Girls to return to secondary schools as soon as possible in Afghanistan- Taliban spokesperson

Taliban Women's education news

Taliban Women’s education: Taliban spokesman says older girls need a “secure learning environment” before they can completely return to school.
According to Taliban spokesman Zabihullah Mujahid, girls would have to wait longer to return to secondary school in Afghanistan, as fears arise about the fate of women’s education under the new government.
Mujahid told a press conference in Kabul on Tuesday that the organization was “finalizing things” and that secondary school females would return to class “as soon as feasible.”
The Ministry of Education published a statement on Saturday stating that “all-male teachers and students should attend their educational institutions,” but made no mention of girls or women.

Taliban Women’s education Guidelines

As part of their new educational guidelines, girls and women can only be taught by female teachers or, if there aren’t enough female teachers, by “older” men who have demonstrated that they are “pious.” Similarly, women can return to universities but must study in some type of gender segregation.
Before older girls could return to school, Mujahid said, “a safe learning environment” would need to be developed. He didn’t say anything about what exactly has to be done to establish such an environment.
He also did not specify what flaws in the former education system the Taliban saw as hurdles to girls returning to school. Secondary schools were also segregated under the previous administration.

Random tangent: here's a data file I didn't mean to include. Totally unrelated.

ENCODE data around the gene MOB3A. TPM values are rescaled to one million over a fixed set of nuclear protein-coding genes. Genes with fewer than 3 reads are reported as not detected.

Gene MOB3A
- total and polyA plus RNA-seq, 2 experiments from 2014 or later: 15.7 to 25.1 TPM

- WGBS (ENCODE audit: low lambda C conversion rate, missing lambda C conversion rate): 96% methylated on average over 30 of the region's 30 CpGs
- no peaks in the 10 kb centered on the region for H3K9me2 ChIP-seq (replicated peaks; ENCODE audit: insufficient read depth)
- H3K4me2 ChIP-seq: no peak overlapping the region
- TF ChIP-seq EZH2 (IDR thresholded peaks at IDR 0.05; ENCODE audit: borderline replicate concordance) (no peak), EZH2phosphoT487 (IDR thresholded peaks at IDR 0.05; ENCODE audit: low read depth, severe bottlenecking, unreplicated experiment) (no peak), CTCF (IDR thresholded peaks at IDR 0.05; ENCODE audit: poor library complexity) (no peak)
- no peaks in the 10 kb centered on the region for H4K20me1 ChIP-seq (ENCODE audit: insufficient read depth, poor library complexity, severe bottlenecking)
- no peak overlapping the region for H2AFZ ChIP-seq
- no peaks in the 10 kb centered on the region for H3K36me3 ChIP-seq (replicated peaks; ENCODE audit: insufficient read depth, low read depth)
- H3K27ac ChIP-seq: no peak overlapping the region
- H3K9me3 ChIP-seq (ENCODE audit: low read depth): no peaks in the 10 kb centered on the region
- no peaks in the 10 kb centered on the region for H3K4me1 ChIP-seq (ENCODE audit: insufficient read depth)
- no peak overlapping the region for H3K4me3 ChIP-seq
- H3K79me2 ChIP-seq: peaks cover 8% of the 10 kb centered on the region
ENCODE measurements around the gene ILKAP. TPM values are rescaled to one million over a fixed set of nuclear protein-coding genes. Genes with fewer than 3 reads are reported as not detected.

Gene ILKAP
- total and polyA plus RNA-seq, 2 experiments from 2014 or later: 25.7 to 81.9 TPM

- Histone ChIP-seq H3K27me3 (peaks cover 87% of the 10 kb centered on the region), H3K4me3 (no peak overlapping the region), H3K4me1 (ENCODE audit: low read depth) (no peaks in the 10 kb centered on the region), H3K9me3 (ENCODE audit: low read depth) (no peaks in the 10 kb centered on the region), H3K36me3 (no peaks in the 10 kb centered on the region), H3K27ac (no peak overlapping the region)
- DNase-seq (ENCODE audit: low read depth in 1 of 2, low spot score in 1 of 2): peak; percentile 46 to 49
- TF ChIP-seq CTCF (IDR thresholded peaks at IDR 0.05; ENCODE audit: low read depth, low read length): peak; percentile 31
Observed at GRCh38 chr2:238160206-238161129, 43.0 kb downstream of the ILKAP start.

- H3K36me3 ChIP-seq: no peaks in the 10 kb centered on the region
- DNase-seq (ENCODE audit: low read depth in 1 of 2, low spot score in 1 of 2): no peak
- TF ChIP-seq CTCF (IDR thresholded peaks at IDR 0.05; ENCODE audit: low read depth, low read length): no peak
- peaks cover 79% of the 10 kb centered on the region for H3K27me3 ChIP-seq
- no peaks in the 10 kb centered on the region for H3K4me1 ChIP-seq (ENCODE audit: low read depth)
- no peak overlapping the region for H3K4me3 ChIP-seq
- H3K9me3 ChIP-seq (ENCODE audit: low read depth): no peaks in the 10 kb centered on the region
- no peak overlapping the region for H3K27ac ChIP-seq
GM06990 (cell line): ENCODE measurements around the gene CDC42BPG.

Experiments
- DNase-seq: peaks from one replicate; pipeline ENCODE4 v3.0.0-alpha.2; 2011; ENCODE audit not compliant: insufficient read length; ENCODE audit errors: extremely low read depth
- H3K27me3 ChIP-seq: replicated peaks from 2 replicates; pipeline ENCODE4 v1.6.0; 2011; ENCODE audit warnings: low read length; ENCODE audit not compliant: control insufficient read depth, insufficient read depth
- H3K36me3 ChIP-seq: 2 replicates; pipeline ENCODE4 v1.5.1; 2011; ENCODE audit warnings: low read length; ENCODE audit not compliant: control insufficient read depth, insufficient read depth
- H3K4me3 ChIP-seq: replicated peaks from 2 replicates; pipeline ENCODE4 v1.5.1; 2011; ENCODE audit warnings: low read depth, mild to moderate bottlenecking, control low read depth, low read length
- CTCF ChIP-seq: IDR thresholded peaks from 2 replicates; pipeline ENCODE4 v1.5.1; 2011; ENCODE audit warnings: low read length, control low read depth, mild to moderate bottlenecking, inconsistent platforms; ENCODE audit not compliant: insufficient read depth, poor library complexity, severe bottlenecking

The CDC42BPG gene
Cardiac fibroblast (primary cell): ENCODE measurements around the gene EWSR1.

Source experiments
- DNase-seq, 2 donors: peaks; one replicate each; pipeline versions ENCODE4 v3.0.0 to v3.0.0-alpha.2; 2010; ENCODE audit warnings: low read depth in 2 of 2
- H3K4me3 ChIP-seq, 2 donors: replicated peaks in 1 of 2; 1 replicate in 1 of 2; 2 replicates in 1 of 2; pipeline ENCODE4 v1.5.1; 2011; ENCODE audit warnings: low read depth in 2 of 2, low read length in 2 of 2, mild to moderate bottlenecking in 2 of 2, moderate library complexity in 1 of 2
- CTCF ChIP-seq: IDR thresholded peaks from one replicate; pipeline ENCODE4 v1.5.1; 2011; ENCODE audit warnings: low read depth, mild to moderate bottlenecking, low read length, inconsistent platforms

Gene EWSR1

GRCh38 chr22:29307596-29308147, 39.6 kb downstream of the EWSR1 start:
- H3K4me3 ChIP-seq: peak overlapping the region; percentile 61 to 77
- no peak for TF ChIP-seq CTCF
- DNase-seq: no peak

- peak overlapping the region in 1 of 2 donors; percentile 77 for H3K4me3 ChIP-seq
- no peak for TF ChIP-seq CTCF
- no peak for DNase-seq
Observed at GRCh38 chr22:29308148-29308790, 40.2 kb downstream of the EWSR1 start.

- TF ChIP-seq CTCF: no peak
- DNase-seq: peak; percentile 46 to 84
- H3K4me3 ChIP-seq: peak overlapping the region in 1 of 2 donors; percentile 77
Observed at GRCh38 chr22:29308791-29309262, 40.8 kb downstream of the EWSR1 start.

Mujahid’s lack of clarification has heightened concern among female educators and pupils, who fear that the Taliban may revert to the extreme restrictions that characterized its five-year rule in the 1990s. All women and girls were barred from attending school at the time. Only female doctors were able to continue working.
Since retaking power last month, 20 years after being deposed in a US-led assault, the Taliban has sent confusing messages about women’s rights.
They have permitted female workers at the Ministry of Public Health to return to work, and many of their spokespeople visited female health workers in the days following their takeover, assuring them that their work would be unaffected.
Other women in Kabul, Herat, and Kandahar, on the other hand, have reported being unable to return to work under Taliban rule.
Last year, the previous government and its female education minister were similarly chastised for proposed curbs on girls’ education.
Rangina Hamidi, the then-acting Minister of Education, was harshly chastised at the time for a policy that barred older females from singing at school functions, despite the fact that schools were gender-segregated under that regime as well.

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